7:01 AM, Mar 10, 2014 • By JERYL BIER
Less than a month after the exposure of a widespread vulnerability on government "open data" websites, another perhaps even more insidious opening for abuse of government websites has come to light. The problem is known as an "unvalidated redirect," and has been found on the websites of the Environmental Protection Agency, the Treasury Department, and even the Senate, among others. The vulnerability is not a new one and could extend back months if not years, and is not an uncommon problem on commercial websites either.
A "redirect" is a web address that automatically opens a webpage or, in many cases, even a completely different website that the original address, or URL, indicated. Generally when a government website directs a user to an external site, a warning or disclaimer appears alerting the user. For instance, the Centers for Medicare and Medicaid Services website places a small "world" icon next to external links, and the site has a page explaining the disclaimer:
Other government sites follow a different protocol where a special disclaimer page is displayed for several seconds after the external link is clicked before the users is automatically taken to the new page or site. While this protocol is not a problem in and of itself, if the website code does not restrict the ability to redirect only to sites approved by host sites, any web address can be substituted. This can allow unscrupulous website operators to provide a link in a website or an email that begins with a legitimate government address, such as senate.gov or epa.gov, but then quickly and automatically transport users to any website they choose.
The website for the Senate is an especially serious example of this vulnerability because of the complete lack of a disclaimer on the "exit" page before the redirect takes place. Senators often will direct website users to pertinent news articles, stories concerning constituent issues, or government services on other federal websites. However, the following screen is all that users see before they are bounced to the new page or site:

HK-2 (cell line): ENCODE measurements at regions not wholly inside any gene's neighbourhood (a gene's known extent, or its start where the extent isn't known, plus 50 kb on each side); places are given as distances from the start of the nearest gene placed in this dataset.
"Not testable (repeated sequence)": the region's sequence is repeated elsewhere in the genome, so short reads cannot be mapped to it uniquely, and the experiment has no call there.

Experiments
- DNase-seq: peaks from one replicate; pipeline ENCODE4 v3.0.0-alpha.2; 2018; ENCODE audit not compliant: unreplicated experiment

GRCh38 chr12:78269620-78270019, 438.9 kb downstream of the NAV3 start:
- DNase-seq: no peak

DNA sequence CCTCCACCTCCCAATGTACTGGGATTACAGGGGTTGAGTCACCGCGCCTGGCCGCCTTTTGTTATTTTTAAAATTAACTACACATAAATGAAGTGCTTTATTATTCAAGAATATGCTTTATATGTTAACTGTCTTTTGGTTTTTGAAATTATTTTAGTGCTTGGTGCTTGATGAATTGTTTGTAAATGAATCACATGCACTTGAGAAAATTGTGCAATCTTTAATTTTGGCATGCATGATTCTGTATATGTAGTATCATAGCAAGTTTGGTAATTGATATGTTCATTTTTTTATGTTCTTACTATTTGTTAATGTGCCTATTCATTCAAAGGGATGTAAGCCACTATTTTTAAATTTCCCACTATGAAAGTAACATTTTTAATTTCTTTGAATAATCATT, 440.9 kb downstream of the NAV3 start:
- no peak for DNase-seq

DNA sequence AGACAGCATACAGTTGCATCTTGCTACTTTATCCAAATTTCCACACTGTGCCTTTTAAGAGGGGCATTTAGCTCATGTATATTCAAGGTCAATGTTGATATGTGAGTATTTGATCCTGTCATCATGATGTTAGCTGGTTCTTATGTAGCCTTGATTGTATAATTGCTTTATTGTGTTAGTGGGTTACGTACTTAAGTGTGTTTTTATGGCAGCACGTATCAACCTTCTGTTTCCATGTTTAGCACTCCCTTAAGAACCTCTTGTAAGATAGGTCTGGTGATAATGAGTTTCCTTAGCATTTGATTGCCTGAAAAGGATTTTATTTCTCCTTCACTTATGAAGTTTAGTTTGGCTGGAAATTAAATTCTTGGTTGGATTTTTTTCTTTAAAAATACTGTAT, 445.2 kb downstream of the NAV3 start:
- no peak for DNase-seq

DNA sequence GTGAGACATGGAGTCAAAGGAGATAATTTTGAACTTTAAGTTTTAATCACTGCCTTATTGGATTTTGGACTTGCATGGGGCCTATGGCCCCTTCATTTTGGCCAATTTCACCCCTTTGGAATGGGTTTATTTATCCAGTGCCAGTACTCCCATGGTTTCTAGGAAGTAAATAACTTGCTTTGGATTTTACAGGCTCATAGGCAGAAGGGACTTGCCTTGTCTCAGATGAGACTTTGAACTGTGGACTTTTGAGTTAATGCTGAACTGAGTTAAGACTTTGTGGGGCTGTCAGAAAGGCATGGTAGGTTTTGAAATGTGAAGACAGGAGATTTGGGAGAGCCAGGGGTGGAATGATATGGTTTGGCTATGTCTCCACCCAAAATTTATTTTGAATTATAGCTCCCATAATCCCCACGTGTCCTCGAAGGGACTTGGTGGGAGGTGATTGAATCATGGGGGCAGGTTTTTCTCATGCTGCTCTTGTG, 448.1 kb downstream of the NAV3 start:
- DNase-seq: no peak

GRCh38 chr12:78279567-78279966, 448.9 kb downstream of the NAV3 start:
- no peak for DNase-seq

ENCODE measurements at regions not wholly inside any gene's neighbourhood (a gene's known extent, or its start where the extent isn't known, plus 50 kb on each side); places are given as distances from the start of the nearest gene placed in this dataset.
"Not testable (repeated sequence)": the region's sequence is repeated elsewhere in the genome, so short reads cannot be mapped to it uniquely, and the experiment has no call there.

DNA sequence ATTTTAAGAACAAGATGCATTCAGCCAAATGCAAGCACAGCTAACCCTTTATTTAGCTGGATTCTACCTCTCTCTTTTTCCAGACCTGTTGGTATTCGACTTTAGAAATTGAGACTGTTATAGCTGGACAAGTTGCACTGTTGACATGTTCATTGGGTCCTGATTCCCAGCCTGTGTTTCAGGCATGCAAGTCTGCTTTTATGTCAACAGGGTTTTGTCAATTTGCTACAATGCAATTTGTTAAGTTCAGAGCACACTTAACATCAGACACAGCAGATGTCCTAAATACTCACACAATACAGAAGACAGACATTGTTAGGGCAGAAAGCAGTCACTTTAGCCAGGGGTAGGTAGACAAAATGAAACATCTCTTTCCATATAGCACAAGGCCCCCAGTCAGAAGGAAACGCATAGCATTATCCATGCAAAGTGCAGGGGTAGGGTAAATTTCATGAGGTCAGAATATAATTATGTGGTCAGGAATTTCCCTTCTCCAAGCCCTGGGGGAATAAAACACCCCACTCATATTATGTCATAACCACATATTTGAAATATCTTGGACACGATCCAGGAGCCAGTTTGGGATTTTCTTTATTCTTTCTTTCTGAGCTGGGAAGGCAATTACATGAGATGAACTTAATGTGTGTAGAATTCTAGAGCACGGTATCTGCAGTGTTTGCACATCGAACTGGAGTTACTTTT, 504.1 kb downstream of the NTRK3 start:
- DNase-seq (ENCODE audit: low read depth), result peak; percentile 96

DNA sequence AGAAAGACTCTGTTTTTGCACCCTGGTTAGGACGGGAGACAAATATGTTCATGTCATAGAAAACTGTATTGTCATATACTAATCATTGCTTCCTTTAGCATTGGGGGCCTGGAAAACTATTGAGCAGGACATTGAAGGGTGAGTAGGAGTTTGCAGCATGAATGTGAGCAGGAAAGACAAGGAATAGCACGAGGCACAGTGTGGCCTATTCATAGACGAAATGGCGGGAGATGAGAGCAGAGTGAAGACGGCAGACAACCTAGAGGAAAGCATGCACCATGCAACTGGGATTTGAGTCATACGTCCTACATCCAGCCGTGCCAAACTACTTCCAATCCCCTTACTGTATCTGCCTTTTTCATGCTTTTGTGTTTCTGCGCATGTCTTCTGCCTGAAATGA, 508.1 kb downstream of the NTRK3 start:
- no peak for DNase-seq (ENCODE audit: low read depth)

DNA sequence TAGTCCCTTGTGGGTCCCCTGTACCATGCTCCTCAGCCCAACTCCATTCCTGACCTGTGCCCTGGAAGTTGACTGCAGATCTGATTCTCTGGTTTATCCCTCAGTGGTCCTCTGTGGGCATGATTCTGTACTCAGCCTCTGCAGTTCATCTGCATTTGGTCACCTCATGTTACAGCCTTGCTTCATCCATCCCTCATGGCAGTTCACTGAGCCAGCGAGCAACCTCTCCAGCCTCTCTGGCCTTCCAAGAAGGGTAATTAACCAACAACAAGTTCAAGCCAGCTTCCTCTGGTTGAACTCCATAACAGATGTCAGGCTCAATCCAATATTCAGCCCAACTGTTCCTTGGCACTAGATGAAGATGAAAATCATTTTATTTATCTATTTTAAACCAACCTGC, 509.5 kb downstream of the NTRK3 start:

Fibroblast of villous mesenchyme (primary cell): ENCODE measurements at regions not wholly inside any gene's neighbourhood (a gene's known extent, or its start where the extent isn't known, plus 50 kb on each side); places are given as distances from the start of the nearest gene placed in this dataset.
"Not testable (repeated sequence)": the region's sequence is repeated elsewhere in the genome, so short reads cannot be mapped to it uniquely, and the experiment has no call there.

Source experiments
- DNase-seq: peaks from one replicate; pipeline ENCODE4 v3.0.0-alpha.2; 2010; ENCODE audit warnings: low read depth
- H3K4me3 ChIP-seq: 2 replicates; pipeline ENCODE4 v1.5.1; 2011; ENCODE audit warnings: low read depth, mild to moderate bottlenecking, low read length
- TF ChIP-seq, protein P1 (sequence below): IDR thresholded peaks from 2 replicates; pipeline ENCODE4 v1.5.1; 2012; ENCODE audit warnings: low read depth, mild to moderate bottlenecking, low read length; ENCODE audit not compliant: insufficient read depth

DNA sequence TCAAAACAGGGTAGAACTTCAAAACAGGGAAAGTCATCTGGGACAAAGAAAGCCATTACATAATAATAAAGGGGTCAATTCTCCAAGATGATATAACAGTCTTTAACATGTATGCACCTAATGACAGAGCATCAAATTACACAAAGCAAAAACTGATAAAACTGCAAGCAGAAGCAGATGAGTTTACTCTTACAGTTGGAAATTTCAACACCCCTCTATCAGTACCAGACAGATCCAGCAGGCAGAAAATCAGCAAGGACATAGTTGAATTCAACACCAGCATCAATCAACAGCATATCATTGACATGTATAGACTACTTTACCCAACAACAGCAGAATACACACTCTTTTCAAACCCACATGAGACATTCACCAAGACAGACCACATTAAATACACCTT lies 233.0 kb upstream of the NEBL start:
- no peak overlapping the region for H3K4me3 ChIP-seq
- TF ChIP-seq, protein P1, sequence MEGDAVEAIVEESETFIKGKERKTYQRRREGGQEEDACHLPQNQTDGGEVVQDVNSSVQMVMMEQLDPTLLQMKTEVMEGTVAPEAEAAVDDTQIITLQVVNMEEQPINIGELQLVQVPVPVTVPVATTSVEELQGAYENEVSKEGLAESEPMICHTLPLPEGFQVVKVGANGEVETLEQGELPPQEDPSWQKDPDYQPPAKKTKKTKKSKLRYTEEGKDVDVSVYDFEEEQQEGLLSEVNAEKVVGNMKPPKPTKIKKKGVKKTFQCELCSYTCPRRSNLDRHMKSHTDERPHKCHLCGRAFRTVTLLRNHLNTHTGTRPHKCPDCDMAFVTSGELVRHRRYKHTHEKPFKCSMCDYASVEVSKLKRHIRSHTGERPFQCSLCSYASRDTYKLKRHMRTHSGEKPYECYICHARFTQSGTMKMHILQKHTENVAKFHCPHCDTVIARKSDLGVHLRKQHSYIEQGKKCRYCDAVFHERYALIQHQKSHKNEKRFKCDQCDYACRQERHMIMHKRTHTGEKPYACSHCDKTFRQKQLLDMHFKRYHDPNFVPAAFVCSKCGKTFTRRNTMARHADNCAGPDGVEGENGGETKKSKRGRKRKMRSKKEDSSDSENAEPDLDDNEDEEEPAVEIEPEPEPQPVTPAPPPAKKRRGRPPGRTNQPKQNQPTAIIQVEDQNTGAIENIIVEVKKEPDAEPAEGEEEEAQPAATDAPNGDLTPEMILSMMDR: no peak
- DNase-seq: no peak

Since the script for the exit page is not restricted, anyone can establish a link by entering a [web address] after this prefix: http://www.senate.gov/cgi-bin/exitmsg?url=[web address] For example, this link directs users to Google.com after bouncing off of Senate.gov: <http://www.senate.gov/cgi-bin/exitmsg?url=http://www.google.com> But replacing "www.google.com" with any website works just the same way to direct users to that site. This opening could easily be exploited by inserting this type of link in a phishing email or a website and inviting users to simply click on what appears to be a Senate website address but in reality is a redirect to a phishing site. At that point, personal information could be solicited with the apparent endorsement of the Senate.
A bold scammer could even explicitly tell users, for example, that "you will see a message that you are exiting the Senate web server system and being transferred to our secure data collection site." Without a restriction on redirect links or even a disclaimer, there is nothing to warn an unsuspecting user that the Senate is in no way connected with the linked site.
8:07 AM, Feb 20, 2014 • By JERYL BIER
At first glance, a page on the Health and Human Services (HHS) website seems to be giving that agency's official advice on the "The Health Benefits of Nootropics," a classification of purportedly memory-enhancing drugs. The page is found on the website's subdomain of the Assistant Secretary for Planning and Evaluation (ASPE) as part of the Health System Measurement Project.
10:07 AM, Jan 19, 2014 • By DANIEL HALPER
According to a cyber security expert, security for the Obamacare website, Healthcare.gov, is "much worse off" now than before:
1:23 PM, Oct 4, 2013 • By JERYL BIER